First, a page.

A recent poll from Reuters showed that the majority of Trump supporters were voting to stop Hillary Clinton from getting into the White House. The majority of Clinton's supporters said they were also voting simply to stop the other side. The poll reflects America's growing ideological gap and the poor opinion people have of both candidates.
According to the poll, 47 percent of Trump's supporters were voting for him because they "don't want Hillary Clinton to win." Another 43 percent of the people said they approved of his policies, and just 6 percent said they were supporting him because they "liked him personally."
The same was true on the other end of the ideological spectrum.
About 46 percent of Clinton's supporters said they were voting because they don't want Trump to win, 40 percent because of her policies, and 11 percent because they like her personally.
The numbers lend to the idea that America has a problem with political polarization, but Larry Sabato, the director of the University of Virginia's Center for Politics, has another word for it.
"This phenomenon is called negative partisanship. If we were trying to maximize the effect, we couldn't have found better nominees than Trump and Clinton."
Reuters explained this year's race may be "one of the world's biggest un-popularity contests."
Or as the Los Angeles Times asked after the April 26th primaries, "Who does America hate less?"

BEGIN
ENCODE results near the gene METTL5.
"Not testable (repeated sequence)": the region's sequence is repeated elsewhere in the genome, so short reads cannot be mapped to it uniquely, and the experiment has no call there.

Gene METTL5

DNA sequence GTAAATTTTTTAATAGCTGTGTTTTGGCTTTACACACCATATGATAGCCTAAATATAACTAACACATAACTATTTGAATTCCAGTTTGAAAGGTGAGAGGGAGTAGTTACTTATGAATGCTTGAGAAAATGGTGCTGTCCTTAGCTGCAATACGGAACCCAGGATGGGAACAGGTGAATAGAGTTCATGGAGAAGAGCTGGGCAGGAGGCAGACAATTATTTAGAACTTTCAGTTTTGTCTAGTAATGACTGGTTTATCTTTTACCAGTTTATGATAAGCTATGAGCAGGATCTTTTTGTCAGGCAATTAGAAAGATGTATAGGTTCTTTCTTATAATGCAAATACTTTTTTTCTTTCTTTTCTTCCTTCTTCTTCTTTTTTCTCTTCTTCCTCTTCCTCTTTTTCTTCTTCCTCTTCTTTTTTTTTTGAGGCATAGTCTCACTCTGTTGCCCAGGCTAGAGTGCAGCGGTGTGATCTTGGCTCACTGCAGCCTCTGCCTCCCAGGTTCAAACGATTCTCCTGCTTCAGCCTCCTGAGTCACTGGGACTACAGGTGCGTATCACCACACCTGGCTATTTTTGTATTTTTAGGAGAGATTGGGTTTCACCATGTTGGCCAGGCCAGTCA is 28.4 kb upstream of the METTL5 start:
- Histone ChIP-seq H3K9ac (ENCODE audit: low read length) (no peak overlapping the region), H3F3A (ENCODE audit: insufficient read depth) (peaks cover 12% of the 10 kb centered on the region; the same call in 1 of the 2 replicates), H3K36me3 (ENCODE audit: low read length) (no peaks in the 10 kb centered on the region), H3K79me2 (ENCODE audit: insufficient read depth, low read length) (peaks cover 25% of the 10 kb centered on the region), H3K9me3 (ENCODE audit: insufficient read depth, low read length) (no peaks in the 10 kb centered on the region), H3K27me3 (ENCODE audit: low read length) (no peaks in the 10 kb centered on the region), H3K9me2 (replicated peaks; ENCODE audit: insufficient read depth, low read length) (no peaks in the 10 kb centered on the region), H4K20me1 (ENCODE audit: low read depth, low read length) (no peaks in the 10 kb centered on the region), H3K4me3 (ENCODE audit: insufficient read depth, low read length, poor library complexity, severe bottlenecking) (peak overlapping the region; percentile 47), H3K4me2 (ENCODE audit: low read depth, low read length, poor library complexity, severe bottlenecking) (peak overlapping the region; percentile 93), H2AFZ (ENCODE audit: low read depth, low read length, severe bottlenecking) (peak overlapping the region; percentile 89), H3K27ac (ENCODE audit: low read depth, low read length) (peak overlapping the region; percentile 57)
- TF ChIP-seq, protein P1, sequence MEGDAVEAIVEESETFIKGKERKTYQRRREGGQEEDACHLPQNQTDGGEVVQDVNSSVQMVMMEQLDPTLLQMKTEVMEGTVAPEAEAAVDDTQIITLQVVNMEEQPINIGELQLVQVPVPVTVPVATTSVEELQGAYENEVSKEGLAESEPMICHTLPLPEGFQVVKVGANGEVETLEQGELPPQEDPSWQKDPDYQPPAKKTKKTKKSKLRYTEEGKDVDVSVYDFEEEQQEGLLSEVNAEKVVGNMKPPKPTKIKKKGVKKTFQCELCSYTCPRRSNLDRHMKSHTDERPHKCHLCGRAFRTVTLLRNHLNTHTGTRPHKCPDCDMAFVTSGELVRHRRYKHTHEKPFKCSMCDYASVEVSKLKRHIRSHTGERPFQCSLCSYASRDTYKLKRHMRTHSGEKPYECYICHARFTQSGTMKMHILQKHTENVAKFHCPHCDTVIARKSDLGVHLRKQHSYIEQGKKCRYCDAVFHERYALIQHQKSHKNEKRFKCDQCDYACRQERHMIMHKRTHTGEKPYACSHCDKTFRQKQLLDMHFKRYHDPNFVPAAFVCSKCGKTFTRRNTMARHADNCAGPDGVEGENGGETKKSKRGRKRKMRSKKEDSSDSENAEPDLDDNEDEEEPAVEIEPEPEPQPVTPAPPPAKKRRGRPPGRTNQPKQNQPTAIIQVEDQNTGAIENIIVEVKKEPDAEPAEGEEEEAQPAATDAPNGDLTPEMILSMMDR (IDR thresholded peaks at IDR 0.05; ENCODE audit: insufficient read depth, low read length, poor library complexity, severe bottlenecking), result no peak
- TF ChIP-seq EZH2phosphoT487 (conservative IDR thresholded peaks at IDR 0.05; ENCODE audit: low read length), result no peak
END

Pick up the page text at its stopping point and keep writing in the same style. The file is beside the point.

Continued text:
"Momentous victories in Tuesday's primaries drove Hillary Clinton and Donald Trump ever closer to a November face-off in which the strongest argument each can make for election is the threat posed by the other."
Adding, "Together, Clinton and Trump are the two most unpopular presidential candidates in memory."
The Huffington Post's aggregated polls show about 42 percent of respondents have a favorable opinion of the former Secretary of State; 54 percent have an unfavorable opinion. For Donald Trump, it's 35 percent favorable; 60 percent unfavorable.
Those opinion numbers have plenty of time to change with the election still about seven months away, but the two candidates are probably going to become less popular as the attack ads begin.
Both sides have already lashed out against the other.
Hillary Clinton launched an attack ad that highlights the GOP's top leaders condemning Trump as a bigot, bully, and narcissist. As Gawker pointed out, it might have been a slightly tone-deaf approach considering that the real estate mogul rose to the nomination by positioning himself as an outsider willing to take on the establishment (the people who said all those negative things).
Donald Trump didn't wait to go straight for the jugular either, going after Bill Clinton's adultery.
"He was a disaster. I mean, there's never been anybody like this, and she was a total enabler. She would go after these women and destroy their lives. Have you ever read what Hillary Clinton did to the women that Bill Clinton had affairs with? And they're going after me with women? Give me a break, folks."
An election where the best tactic is vilifying the opponent has potential drawbacks for Americans. Instead of focusing on policies and ideas that make people excited to vote, spiteful elections are more like to produce little substance, which already appears to be what's happening.
There are also rumors of potential third-party runs. According to the Washington Post, Mitt Romney met with William Kristol to discuss the possibility of him running as the ultimate non-Clinton, non-Trump choice.
Kristol confirmed the meeting in a phone interview with the Post.
"He came pretty close to being elected president, so I thought he may consider doing it, especially since he has been very forthright in explaining why Donald Trump and Hillary Clinton should not be president of the United States."
Current polls on Real Clear Politics show that Clinton is currently the least-hated candidate, beating Trump by about 6 percent.
[Photo by Spencer Platt/Getty Images]